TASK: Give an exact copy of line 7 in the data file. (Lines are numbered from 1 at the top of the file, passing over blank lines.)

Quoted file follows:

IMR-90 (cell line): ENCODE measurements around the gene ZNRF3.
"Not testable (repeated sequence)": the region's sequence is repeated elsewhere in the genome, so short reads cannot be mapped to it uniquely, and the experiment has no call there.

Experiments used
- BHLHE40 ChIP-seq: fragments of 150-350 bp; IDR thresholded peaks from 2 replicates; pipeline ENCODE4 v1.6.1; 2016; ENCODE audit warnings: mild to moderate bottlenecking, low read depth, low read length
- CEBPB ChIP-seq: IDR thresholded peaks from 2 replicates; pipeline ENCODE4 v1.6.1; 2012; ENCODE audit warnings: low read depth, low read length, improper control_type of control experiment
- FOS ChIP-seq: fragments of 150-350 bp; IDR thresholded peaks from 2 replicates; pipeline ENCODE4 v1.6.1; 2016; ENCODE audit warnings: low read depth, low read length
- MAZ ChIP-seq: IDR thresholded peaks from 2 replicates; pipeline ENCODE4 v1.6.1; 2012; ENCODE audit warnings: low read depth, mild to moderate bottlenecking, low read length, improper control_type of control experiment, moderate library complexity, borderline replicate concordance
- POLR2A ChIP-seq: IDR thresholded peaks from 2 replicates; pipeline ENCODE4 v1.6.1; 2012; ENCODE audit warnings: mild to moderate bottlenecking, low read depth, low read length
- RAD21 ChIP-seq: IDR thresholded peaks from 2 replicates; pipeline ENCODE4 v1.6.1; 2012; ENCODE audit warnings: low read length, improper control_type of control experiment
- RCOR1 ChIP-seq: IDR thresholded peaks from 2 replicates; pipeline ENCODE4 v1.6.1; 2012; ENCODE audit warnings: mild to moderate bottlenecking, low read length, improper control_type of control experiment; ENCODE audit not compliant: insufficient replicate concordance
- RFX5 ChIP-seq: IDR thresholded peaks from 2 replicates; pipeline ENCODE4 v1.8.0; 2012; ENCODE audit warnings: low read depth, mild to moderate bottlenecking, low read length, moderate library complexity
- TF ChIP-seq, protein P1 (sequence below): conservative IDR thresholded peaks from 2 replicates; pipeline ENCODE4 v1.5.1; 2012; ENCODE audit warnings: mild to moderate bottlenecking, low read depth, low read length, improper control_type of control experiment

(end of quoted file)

- MAZ ChIP-seq: IDR thresholded peaks from 2 replicates; pipeline ENCODE4 v1.6.1; 2012; ENCODE audit warnings: low read depth, mild to moderate bottlenecking, low read length, improper control_type of control experiment, moderate library complexity, borderline replicate concordance